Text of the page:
By Phil Stewart and David Alexander
WASHINGTON Fri May 16, 2014 6:08pm EDT
(Reuters) – The top health official at the Department of Veterans Affairs resigned on Friday amid a scandal over allegations of deadly healthcare delays, but critics dismissed the gesture as “damage control” because he planned to retire this year anyway.
VA Secretary Eric Shinseki said in a statement he accepted the resignation of Dr. Robert Petzel, VA undersecretary for health, and acknowledged the need to ensure more timely treatment of America’s military veterans. The White House said President Barack Obama supported Shinseki’s decision.
Petzel’s resignation, which came a day after he and Shinseki testified before Congress, appeared unlikely to calm the anger over the scandal, with one critic rejecting the move as “damage control” and the American Legion renewing its call for Shinseki himself to step down.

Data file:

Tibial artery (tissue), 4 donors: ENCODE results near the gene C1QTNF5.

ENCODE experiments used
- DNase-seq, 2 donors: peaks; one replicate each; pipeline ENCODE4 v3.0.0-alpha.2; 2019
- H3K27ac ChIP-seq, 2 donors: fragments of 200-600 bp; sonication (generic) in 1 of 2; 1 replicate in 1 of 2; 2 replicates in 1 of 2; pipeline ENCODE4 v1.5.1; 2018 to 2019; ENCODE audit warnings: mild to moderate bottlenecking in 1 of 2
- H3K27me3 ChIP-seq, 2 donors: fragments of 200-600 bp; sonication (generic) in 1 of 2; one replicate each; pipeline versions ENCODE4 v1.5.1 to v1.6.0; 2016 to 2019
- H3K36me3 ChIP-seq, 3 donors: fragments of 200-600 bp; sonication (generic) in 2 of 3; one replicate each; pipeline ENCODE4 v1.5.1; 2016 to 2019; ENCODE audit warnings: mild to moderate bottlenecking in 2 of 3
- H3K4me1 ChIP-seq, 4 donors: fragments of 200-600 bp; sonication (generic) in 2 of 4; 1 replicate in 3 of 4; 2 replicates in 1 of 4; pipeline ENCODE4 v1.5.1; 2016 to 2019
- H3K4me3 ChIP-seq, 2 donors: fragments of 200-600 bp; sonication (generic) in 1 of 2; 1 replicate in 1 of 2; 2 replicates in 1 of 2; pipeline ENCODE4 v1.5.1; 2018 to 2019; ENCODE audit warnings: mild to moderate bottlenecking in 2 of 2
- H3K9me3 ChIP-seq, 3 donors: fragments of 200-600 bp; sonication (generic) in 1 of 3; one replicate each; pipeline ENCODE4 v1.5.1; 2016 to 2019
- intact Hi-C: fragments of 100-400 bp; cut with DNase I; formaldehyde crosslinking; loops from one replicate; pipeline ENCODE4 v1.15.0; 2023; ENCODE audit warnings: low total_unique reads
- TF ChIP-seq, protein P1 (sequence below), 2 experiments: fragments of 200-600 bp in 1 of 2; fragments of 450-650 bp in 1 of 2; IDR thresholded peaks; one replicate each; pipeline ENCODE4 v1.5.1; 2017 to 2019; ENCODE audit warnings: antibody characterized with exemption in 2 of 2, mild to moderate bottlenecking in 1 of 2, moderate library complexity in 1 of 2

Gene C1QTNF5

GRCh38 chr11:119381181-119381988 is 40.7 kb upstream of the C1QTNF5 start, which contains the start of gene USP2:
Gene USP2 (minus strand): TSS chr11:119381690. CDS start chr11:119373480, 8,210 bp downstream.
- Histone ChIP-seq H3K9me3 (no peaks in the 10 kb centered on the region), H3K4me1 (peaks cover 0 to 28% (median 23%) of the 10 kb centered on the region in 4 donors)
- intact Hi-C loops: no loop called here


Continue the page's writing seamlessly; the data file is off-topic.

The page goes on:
“Characterizing this as a ‘resignation’ just doesn’t pass the smell test,” said Republican Congressman Jeff Miller, the chairman of the House Committee on Veterans Affairs.
Tom Tarantino, the policy chief for Iraq and Afghanistan Veterans of America, said: “We don’t need the VA to find a scapegoat. We need an actual plan to restore a culture of accountability throughout the VA.”
American Legion National Commander Daniel Dellinger said the resignation “is not a corrective action but a continuation of business as usual,” adding the organization wanted Shinseki and Allison Hickey, the undersecretary for benefits, to resign.
“Dr. Petzel was already scheduled to retire this year so his resignation now won’t really make that much of a difference,” Dellinger added. “VA needs a fundamental shift in leadership if it is to defeat its systemic lack of accountability.”
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